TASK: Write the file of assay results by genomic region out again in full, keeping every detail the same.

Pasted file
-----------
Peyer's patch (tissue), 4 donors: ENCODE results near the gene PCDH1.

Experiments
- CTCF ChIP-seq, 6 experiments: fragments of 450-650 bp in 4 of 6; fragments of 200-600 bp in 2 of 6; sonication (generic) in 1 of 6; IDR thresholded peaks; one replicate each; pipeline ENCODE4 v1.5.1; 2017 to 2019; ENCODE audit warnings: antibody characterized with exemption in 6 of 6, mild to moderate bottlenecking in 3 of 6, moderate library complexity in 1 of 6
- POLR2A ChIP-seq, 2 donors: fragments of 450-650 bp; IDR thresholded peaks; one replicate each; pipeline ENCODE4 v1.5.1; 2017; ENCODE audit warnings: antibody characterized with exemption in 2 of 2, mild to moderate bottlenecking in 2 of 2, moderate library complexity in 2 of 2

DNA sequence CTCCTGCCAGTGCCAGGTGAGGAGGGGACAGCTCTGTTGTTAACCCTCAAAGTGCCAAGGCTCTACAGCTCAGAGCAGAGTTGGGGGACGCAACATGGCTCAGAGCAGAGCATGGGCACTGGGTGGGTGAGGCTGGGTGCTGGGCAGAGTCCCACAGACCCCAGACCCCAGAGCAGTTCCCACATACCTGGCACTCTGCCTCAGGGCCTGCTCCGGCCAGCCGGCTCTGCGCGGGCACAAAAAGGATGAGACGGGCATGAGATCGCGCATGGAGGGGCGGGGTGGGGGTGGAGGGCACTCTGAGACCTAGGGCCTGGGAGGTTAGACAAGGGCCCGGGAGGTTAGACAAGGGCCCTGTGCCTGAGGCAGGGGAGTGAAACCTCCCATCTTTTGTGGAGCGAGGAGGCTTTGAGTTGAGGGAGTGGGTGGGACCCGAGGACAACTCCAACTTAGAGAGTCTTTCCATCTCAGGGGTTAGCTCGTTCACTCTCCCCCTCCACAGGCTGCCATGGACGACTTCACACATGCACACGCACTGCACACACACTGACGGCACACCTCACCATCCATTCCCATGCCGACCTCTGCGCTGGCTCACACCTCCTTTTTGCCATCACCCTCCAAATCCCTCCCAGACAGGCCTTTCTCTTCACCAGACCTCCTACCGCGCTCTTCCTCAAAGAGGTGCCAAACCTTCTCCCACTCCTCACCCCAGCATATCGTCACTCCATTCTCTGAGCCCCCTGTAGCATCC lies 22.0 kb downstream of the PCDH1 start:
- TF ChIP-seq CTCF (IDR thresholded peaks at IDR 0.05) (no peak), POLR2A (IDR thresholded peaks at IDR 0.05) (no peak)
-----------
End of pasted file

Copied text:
Peyer's patch (tissue), 4 donors: ENCODE results near the gene PCDH1.

Experiments
- CTCF ChIP-seq, 6 experiments: fragments of 450-650 bp in 4 of 6; fragments of 200-600 bp in 2 of 6; sonication (generic) in 1 of 6; IDR thresholded peaks; one replicate each; pipeline ENCODE4 v1.5.1; 2017 to 2019; ENCODE audit warnings: antibody characterized with exemption in 6 of 6, mild to moderate bottlenecking in 3 of 6, moderate library complexity in 1 of 6
- POLR2A ChIP-seq, 2 donors: fragments of 450-650 bp; IDR thresholded peaks; one replicate each; pipeline ENCODE4 v1.5.1; 2017; ENCODE audit warnings: antibody characterized with exemption in 2 of 2, mild to moderate bottlenecking in 2 of 2, moderate library complexity in 2 of 2

DNA sequence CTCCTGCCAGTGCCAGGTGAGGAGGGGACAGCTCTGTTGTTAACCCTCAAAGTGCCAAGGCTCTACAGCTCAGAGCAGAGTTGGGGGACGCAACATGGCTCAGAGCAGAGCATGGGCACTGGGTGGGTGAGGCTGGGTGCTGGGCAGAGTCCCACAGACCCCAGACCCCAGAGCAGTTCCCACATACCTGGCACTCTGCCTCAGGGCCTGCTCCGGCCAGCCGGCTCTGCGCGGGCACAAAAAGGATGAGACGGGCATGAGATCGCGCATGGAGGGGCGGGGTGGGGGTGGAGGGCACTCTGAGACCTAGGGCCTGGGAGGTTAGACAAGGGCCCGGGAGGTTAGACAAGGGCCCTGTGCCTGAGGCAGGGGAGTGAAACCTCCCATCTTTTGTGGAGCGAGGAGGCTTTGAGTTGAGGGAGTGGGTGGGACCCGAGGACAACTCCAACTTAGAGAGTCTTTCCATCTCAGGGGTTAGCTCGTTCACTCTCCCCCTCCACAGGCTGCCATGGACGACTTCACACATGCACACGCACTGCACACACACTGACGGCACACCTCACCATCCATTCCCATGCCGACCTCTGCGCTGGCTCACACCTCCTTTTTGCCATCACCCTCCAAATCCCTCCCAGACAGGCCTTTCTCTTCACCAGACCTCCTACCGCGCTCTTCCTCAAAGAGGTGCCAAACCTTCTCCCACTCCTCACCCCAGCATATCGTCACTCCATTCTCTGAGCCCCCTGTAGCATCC lies 22.0 kb downstream of the PCDH1 start:
- TF ChIP-seq CTCF (IDR thresholded peaks at IDR 0.05) (no peak), POLR2A (IDR thresholded peaks at IDR 0.05) (no peak)